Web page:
That’s lexical scoping! Or at least, a simple example of it.

We can see from our example that the “outer” variables are accessible by the “inner” function. Not only that, we can see that JavaScript starts at the innermost scope initially, then searches outwards when looking for the relevant variable within the scope chain.

Every JavaScript function maintains a link to its outer lexical environment.

This lexical environment is what JavaScript is checking in each case. This process/concept is what’s known as lexical scoping.

Another closure example

Hopefully you have a basic grasp on how lexical scoping works with regards to closures, now.

Let’s take a look at another JavaScript closure example. In this example, we can observe how the closure can retain its own private “state” of sorts.

const incrementerFunction = () => {
    let localValue = 0;
    return () => {
        console.log(localValue)
        localValue++
    }
 }

 const incrementer = incrementerFunction()
 incrementer()
 incrementer()
 incrementer()

What do you think the output would be here?

If you said 0, 1 then 2, you’d be correct.

This happens because the closure retains it’s own state, effectively, between invocations. In this case, the “state” I am referring to would simply be the value of the localValue variable. This value is incremented each time our function is invoked, resulting in the output described above.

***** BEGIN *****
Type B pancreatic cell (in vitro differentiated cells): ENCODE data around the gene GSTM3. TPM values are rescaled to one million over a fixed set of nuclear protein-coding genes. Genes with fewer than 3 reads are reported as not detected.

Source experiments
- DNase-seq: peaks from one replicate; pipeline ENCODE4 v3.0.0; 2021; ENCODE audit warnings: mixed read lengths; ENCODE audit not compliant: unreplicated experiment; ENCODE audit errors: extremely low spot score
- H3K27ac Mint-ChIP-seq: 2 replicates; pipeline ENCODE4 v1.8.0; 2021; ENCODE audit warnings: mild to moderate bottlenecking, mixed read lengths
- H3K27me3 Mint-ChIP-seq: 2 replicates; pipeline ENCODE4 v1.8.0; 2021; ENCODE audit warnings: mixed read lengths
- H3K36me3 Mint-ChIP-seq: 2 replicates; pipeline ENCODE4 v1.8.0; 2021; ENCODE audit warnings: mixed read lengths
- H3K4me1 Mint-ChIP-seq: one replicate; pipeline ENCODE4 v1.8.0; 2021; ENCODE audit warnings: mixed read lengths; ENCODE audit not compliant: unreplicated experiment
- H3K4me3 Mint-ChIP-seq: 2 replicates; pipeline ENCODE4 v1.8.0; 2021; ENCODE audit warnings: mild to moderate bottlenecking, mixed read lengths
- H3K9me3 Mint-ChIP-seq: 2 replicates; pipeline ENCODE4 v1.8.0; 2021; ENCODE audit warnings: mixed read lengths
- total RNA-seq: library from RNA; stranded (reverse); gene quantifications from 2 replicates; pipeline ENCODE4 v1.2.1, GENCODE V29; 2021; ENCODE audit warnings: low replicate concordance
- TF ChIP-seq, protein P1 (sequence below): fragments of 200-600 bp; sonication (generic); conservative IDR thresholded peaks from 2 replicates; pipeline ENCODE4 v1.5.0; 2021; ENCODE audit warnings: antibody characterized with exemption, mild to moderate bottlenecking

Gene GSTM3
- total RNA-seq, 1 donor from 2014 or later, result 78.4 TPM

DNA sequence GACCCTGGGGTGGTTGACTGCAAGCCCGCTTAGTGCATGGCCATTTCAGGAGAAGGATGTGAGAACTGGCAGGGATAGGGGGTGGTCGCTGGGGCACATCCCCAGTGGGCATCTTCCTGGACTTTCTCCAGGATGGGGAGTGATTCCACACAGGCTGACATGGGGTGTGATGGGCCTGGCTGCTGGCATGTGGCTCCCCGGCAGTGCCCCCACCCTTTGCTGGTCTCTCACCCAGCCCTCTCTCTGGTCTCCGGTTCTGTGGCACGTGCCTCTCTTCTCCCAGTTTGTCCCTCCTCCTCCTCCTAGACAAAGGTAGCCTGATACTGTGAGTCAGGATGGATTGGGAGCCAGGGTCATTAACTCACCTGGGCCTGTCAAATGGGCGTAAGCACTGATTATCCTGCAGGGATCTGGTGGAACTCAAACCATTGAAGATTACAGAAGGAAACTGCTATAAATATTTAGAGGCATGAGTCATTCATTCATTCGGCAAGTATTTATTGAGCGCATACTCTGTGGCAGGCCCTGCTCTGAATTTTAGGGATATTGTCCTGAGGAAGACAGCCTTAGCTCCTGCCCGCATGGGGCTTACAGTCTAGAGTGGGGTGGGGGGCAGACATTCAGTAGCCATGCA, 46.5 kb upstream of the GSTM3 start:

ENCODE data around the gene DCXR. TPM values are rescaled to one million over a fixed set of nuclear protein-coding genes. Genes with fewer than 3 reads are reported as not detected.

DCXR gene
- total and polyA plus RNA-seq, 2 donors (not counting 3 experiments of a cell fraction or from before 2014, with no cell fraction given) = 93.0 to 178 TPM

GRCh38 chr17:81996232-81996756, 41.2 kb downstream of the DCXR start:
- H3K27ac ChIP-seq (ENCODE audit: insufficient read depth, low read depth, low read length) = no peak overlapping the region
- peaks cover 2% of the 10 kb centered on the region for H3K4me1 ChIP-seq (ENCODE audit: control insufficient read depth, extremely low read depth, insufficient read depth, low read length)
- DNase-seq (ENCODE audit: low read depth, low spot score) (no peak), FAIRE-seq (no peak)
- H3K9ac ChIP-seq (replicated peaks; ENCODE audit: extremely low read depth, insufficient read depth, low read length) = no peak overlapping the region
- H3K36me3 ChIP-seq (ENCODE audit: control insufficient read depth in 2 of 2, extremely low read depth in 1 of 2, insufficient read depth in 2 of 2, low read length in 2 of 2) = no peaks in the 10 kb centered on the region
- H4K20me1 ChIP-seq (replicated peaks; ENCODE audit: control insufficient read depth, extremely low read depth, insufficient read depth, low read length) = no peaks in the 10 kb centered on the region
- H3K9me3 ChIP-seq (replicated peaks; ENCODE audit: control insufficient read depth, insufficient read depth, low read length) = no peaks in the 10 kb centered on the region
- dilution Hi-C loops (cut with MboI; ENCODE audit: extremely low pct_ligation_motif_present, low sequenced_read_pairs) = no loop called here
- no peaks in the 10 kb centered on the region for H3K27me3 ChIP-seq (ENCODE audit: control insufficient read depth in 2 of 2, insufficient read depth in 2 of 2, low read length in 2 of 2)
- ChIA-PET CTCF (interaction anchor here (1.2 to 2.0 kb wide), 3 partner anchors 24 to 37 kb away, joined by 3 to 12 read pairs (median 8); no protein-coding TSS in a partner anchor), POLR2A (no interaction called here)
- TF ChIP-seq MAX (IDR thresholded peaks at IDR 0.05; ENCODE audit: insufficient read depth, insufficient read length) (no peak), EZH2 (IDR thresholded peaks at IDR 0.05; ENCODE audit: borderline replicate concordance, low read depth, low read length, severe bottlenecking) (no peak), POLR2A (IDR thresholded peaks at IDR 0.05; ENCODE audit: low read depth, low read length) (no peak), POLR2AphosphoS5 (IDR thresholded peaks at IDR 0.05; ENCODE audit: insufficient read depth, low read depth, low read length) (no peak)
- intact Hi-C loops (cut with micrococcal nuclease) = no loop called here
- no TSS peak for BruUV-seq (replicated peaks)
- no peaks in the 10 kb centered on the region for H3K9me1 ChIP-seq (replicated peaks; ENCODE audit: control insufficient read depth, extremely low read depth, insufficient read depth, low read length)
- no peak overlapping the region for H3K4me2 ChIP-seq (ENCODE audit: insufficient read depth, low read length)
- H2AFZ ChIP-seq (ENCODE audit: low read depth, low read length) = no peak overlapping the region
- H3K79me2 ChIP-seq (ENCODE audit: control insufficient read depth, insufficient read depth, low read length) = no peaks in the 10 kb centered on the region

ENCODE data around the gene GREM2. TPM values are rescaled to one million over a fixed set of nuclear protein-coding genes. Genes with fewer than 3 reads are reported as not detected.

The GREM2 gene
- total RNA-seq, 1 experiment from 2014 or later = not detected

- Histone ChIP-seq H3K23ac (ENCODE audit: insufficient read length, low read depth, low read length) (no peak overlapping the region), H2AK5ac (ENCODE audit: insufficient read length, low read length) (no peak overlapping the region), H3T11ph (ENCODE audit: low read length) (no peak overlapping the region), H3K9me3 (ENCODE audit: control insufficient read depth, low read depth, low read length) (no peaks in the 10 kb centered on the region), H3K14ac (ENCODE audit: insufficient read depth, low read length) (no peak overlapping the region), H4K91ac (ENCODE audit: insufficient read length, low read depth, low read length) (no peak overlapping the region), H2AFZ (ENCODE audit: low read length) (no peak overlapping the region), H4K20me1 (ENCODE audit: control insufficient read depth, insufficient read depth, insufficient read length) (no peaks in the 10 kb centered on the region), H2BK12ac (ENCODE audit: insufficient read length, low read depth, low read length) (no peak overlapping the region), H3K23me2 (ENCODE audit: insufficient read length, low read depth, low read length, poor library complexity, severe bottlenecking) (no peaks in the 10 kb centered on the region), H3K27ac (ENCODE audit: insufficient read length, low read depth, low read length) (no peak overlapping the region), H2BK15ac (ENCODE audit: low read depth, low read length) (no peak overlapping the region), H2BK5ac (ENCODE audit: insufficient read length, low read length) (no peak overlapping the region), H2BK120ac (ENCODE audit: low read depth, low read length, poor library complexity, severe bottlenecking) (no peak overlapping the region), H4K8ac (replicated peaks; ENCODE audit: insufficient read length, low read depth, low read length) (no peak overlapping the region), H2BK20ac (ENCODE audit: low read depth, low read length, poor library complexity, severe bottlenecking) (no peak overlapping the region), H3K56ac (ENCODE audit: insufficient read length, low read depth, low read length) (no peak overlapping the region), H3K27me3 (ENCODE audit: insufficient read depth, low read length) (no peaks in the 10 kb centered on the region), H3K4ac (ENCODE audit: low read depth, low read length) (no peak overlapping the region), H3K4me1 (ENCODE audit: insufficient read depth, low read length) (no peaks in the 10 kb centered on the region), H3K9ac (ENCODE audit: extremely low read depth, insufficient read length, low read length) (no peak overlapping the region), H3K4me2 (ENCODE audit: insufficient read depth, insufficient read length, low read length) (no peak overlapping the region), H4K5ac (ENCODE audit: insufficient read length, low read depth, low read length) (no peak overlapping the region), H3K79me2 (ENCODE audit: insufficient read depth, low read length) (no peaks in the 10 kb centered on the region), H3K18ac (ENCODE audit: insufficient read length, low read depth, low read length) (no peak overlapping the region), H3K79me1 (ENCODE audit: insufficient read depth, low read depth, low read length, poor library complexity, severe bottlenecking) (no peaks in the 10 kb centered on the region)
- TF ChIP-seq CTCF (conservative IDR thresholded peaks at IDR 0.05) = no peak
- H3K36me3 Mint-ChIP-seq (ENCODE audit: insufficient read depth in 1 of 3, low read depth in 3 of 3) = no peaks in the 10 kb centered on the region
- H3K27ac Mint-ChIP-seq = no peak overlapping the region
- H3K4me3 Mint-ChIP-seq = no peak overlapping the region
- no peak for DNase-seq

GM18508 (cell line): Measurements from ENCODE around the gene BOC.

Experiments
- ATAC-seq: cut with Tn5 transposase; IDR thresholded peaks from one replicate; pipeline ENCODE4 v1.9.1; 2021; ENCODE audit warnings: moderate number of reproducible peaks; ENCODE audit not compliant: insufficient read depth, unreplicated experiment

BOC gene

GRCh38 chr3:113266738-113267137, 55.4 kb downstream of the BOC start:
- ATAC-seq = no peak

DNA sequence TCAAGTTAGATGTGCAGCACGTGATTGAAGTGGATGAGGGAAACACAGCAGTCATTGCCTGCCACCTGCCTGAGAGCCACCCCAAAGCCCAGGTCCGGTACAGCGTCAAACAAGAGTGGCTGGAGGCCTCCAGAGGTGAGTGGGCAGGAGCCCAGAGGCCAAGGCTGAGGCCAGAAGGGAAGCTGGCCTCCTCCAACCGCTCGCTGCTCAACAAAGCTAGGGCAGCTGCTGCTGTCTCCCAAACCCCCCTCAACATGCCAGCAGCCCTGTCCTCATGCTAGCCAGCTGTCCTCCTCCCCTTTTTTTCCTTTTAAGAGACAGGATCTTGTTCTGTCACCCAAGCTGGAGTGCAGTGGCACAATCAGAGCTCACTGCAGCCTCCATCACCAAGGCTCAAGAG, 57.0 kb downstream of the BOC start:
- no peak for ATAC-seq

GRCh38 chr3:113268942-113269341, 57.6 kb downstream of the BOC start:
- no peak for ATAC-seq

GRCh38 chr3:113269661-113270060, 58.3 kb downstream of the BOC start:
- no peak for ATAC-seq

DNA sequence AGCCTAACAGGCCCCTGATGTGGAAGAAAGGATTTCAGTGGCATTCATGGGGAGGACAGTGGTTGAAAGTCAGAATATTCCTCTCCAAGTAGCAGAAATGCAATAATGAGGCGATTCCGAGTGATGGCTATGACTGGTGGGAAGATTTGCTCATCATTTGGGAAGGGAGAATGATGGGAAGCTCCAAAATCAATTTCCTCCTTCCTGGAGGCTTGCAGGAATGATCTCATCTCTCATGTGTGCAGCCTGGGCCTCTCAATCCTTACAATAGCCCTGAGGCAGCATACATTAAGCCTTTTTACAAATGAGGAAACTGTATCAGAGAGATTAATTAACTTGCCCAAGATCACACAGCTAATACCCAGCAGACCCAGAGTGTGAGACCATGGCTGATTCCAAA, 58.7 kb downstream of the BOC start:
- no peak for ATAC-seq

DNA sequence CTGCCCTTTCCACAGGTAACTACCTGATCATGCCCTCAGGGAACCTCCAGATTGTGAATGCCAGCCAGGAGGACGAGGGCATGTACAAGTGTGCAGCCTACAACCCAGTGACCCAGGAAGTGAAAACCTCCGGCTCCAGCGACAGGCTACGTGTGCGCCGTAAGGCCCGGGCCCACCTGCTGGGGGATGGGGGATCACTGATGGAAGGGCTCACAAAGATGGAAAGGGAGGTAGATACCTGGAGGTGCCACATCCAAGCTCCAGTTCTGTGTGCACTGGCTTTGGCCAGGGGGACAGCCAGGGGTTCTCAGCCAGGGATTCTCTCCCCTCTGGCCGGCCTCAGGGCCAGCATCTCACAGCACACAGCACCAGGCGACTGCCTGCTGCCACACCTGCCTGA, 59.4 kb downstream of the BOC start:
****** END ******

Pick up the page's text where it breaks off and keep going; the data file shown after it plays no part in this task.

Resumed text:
If we added this to the previous snippet:

...
const incrementer2 = incrementerFunction()
incrementer2()
incrementer2()
incrementer2()

We’d see the same output again, 0, 1 and then 2.

This second function has its own scope, this is entirely separate to the function we created initially (incrementer).

So as you can see, the function’s state is private and relative to that function only, other instances of the function have their own dedicated state!

How can I learn more about closures and lexical scoping?

Hopefully this article has served it’s purpose of giving you a clear (albeit brief) introduction to closures and lexical scoping in JavaScript.

If you’re looking for more in-depth information, there are a lot of good articles out there. I think this one — Master the JavaScript Interview: What is a Closure? — is particularly good.

Head on over to JSFiddle

Of course, along with some reading, the best thing to do is to simply practice.

Head on over to JSFiddle (other similar sites available) and start writing your own closures! You can build on the examples I have provided and use those to develop your own understanding.

There are some subtleties to JavaScript closures that haven’t been captured or highlighted in this article, experimenting with your own code will allow you to really develop a deeper understanding of the concept.

Be sure to check back later…

I’ll be covering other JavaScript/general coding topics in this kind of manner in due course (concise with bare-bones examples) — so be sure to check back later for new articles.

I also like to cover articles that deal with coding challenges/problems/exercises, my most recent one being 4 challenging coding problems for to developers to solve.

So feel free to check those out, too!

Thanks for reading!

Have any questions? Ping me over at @justacodingblog